But when Dragon's Dogma shines, it's blinding. Combat is a generous mix of traditional real-time action and management of abilities. After a rather extensive character creation process at the start of the game, you'll be forced to pick from one of three traditional classes: strider, mage, and fighter. In short time you're able to expand your potential by upgrading to one of three advanced classes or three special hybrids, the latter of which are not available to pawns. Each class, or vocation, offers a unique set of skills and play style that is most assuredly going to suit anyone's preference. The hybrids truly shine as a mix of these familiar archetypes: the Magic Archer, for instance, combines the speed and agility of the Strider class with the arcane power of a Mage to rain deadly, homing arrows upon his or her foes. You're able to switch to any one of these classes once you reach level 10 and can combine Augments passive class-based buffs between all vocations to min/max your character in the precise way you see fit.
But combat is more than just hitting something with a sword or firing an arrow into the one good eye of a Cyclops. No, Dragon's Dogma takes a daring step in a new direction for the genre by introducing a grappling mechanic. Much like the 2005 classic Shadow of the Colossus, many of Dragon's Dogma's foes are several times your size. All classes are able to grab onto a creature and scale it to attack specific weak spots, but obviously some are better at it than others. Although you'll occasionally see that one fearsome Mage pawn climbing a Griffin as the legendary beast flails about and prepares to take to the skies. The camera system in the game is more often than not reliable, though climbing some of the game's extraordinarily large monsters prove to be those cases of not. The infamous Ur-Dragon, the game's most difficult encounter, is thrilling, to be sure, but scaling its mammoth frame causes the camera to lock in position, as if stuck on a wall, unable to get around it.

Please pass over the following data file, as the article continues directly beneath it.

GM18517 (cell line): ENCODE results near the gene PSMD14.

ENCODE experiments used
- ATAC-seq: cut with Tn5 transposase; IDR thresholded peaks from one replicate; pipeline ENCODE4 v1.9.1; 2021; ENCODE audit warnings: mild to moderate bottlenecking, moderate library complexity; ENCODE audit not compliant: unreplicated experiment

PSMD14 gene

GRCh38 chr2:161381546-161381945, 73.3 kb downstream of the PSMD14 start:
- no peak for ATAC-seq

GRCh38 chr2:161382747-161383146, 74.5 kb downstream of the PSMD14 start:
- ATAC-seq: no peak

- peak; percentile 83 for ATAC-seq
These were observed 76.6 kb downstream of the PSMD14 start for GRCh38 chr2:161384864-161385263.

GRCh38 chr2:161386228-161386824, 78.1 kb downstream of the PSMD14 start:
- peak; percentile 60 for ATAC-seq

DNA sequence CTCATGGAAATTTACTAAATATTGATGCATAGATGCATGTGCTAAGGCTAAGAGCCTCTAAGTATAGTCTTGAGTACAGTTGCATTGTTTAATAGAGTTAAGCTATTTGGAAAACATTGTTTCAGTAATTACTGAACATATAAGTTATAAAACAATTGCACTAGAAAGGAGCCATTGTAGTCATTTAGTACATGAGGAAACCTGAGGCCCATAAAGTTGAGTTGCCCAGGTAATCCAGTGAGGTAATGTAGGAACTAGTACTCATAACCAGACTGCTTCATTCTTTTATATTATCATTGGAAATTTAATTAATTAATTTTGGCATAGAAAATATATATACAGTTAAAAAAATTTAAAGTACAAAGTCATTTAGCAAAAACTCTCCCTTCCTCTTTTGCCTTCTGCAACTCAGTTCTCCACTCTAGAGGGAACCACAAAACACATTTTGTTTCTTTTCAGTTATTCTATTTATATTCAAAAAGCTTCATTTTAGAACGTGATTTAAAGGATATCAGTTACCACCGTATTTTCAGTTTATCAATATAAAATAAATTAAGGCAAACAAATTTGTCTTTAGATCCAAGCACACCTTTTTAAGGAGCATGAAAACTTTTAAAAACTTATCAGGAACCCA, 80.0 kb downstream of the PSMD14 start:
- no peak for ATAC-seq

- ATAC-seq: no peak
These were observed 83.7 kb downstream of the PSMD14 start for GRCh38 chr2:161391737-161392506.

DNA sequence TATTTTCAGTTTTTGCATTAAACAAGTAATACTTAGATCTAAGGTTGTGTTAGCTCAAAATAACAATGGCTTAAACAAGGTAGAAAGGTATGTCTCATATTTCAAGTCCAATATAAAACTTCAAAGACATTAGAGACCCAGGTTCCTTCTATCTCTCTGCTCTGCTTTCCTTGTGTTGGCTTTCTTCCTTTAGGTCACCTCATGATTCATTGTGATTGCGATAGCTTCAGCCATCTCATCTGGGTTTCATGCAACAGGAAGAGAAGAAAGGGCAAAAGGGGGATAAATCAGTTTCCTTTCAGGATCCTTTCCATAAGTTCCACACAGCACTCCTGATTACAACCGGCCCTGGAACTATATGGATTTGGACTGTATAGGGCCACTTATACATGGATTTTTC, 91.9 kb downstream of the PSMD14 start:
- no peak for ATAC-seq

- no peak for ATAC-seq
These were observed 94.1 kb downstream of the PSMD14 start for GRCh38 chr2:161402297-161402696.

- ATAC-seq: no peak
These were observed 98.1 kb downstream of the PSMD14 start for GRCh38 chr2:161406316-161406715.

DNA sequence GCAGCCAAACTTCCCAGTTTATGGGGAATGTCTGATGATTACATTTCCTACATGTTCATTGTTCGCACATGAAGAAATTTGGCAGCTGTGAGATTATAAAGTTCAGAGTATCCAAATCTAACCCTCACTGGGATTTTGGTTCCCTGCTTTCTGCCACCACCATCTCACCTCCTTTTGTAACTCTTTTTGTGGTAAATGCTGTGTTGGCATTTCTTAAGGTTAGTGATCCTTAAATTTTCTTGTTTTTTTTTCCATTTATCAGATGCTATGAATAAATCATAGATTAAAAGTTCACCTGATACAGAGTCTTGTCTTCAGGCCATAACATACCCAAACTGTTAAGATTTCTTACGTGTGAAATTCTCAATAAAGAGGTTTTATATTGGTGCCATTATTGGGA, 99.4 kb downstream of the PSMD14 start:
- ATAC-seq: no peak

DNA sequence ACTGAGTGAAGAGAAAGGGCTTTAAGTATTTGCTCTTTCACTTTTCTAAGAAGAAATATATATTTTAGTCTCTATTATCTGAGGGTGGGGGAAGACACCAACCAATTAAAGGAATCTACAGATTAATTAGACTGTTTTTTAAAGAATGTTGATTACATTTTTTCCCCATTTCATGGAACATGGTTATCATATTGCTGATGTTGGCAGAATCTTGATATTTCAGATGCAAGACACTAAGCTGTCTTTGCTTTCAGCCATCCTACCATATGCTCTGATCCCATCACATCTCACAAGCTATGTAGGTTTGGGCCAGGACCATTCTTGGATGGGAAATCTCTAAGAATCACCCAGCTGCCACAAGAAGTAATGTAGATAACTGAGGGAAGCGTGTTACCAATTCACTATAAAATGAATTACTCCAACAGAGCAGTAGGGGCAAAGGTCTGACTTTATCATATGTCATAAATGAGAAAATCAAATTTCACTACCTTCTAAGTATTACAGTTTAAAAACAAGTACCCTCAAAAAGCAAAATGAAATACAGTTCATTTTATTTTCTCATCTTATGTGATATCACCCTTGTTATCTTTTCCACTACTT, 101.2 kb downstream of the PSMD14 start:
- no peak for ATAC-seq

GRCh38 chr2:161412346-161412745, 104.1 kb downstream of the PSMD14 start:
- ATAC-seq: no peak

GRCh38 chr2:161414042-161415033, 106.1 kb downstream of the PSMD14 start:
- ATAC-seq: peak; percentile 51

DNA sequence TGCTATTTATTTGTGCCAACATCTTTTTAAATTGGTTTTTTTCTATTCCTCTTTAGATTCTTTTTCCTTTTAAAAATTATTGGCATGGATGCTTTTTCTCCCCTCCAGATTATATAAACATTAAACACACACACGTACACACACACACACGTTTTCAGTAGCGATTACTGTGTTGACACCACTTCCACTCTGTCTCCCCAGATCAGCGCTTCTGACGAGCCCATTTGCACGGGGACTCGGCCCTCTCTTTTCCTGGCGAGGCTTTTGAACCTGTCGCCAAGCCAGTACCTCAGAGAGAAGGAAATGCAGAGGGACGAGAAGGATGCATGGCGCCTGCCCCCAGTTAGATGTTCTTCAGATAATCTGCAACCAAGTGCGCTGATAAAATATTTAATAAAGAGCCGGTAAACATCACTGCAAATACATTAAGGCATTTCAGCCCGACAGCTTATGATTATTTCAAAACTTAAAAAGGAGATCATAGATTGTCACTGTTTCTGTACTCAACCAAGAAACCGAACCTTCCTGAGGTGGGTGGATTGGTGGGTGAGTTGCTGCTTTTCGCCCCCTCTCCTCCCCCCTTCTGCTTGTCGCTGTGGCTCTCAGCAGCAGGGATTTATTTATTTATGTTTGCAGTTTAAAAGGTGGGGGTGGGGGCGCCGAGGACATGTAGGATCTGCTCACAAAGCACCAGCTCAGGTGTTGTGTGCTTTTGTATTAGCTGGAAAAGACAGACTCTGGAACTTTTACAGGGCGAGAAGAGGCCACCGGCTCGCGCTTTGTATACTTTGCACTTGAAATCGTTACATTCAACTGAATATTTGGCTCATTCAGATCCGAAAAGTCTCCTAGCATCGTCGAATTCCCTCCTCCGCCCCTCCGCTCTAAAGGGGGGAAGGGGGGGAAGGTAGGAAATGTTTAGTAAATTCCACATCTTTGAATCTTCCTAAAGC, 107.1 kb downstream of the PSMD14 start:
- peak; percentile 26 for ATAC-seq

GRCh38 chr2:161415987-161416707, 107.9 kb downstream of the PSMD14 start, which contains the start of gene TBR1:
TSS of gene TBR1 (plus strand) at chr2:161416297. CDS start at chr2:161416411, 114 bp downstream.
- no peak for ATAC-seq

When not slaying beasts or fighting with the camera, the bulk of your time in Dragon's Dogma is unfortunately spent running around the massive world. I say unfortunately, not because the world isn't fun to explore, but much like the tedium and repetition of the pawn's speech, the world of Gransys too becomes monotonous after having run through the same canyon or across the same open field dozens of times. A primitive fast travel system opens up almost as soon as you're able to reach Gran Soren, the capital city, but the item needed to transport back to it is costly and rare. Via a quest later in the game you gain access to a Portcrystal, an item you can place anywhere in the world as a second destination for transport. You can pick it up and move it as many times as you like, but in the game proper, you only find one of these. It's not until New Game+ that you're able to purchase more (and then, at a hefty price as well).
The quest system is traditional, though many of the game's escort quests are brutal if for no other reason than helpless AI. There's also a serious flaw in the way of progression. Some quests can potentially fail because you've moved too far forward with the story, but there's no indication of which ones are subject to failure ahead of time. The game assumes you'll complete everything, but many times these quests require travel to seriously dangerous places with respect to when you receive the quest in the game. Like much of Dragon's Dogma, it's something that does not feel like it was fully planned out.